Tied closely to number 2 is the need to spend as much time on the water as you possibly can during the peak times. For Everett, a surfboard maker by trade with PureGlass, it means taking all his vacation time in that productive window of opportunity or working nights so he can fish during the day.
"Here in Southern California where trophy fishing can be so competitive, it's critical that I get out there early and be prepared to stay all day long if the opportunity presents itself," he says. "You never know when you're going to find the bass you're looking for, but it's a sure bet that it's going to take some time and dedication to find and catch her. The best way to do it is to spend a lot of time on the water."
Much of the spawn is tied to lunar cycles. Lots of trophy anglers focus their fishing around full and new moons. Check your calendar.
When you finally get the opportunity you've been waiting your whole fishing life for, don't blow it by using inferior equipment.
"A really big bass will put your gear to the test," Everett says. "Don't go to a gunfight with a butter knife. Get the best stuff you can afford and know how to use it. Everything needs to be just right — your rod, reel and line, your hook-set and knot, your lure and hooks. If it's not just right, the bass is going to find that weak link and break your heart."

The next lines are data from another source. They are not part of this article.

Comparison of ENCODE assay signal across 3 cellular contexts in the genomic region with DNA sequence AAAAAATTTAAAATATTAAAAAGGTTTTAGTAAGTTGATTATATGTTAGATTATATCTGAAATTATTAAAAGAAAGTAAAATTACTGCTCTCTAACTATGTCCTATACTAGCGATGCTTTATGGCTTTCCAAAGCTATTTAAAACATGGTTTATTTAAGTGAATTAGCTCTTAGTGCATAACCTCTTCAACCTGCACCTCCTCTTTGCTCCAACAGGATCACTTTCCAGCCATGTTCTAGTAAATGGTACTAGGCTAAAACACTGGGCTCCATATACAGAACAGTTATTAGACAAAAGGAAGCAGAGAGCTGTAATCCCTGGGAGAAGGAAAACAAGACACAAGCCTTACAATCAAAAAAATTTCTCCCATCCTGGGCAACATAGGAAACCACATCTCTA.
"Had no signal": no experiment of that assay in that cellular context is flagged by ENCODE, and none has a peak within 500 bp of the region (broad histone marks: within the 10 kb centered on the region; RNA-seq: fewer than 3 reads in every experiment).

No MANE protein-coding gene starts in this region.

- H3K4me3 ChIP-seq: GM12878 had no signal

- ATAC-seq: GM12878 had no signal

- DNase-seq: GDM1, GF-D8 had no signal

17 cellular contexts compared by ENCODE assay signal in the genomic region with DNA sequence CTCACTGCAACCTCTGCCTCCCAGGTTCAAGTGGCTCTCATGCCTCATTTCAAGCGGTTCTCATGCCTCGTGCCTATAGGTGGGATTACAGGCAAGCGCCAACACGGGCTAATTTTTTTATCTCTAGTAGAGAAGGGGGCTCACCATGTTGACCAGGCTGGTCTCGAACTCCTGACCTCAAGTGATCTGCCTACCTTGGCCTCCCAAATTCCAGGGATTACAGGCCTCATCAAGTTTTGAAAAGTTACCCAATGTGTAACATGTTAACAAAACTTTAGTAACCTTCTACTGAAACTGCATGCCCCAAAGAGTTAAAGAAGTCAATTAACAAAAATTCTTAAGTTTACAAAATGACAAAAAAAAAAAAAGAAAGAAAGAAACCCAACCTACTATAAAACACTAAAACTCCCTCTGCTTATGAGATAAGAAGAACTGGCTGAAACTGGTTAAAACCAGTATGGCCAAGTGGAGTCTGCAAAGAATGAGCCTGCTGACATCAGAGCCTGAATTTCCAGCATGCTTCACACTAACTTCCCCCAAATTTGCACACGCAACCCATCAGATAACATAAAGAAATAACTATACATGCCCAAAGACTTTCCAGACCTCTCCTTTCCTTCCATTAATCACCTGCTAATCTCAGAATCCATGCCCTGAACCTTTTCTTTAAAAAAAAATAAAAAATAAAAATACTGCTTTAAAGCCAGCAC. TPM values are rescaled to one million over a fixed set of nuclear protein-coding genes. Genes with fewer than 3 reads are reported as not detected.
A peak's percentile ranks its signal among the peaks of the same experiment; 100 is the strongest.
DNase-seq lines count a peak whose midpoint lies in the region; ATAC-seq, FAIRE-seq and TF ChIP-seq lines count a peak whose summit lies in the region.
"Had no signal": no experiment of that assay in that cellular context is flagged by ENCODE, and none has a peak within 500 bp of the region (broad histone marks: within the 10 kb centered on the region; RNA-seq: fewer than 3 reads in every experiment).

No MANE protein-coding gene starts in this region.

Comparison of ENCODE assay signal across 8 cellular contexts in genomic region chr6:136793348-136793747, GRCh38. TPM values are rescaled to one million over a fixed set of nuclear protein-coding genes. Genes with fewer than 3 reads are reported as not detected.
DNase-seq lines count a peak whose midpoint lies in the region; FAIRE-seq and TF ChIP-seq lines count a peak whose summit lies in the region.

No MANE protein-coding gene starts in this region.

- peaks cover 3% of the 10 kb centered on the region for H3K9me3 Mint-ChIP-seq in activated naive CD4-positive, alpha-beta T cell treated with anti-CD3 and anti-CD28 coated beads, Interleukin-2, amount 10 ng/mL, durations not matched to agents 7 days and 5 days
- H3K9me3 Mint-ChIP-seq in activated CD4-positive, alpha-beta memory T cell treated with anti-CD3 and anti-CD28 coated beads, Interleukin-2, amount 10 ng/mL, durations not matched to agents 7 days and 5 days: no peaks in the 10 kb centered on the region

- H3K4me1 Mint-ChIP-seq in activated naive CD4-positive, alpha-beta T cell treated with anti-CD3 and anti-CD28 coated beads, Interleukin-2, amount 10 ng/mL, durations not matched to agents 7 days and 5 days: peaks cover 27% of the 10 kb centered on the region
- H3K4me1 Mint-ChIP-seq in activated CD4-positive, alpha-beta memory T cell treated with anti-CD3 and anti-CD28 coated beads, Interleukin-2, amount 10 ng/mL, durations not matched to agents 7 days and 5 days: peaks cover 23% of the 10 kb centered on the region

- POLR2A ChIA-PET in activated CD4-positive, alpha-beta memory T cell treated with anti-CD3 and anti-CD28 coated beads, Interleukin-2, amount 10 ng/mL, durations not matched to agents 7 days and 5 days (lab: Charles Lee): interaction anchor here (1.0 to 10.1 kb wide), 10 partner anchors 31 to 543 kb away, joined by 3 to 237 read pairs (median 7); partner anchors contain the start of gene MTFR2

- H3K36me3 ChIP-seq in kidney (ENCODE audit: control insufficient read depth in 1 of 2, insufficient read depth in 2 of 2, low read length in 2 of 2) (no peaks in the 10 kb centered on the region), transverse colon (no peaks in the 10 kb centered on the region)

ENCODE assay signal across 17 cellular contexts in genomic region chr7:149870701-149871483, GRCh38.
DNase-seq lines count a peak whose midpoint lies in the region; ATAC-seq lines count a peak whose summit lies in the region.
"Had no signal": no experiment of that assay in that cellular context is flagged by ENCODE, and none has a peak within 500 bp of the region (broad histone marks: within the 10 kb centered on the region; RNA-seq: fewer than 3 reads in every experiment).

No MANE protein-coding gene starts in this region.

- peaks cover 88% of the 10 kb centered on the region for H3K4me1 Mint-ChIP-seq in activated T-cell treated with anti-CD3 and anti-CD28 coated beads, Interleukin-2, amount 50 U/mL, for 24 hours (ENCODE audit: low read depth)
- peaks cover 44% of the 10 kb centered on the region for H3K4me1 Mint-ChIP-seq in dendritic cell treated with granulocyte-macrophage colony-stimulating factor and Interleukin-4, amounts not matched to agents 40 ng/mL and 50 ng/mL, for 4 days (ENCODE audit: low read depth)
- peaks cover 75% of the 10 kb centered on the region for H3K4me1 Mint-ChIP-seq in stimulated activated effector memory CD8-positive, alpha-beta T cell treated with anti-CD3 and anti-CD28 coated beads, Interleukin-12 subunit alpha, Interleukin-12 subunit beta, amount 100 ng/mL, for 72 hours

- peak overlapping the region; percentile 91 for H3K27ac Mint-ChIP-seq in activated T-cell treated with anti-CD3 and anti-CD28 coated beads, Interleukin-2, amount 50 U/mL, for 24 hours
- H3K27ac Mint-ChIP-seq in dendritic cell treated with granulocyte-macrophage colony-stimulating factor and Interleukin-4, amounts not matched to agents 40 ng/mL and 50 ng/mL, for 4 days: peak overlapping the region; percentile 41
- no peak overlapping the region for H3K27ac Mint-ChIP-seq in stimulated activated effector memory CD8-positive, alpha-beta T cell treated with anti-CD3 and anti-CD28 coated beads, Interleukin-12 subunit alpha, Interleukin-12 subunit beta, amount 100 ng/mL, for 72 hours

Everett uses and believes in Ardent reels, his signature series Phenix rod (a 7-foot, 3-inch extra-heavy model with a fast action), 20-pound-test Maxima monofilament line (he likes mono for reasons we'll cover in a later installment), Phenix Pro Line jigs, Uncle Josh pork rind and the Lake Fork Tackle Magic Shad for most of his record hunting.
Get the best gear you can find and put it together to create a system that works for you. Streamline your gear and approach. Get rid of the chaff and get ready to catch the bass of a lifetime.
Originally published March 2011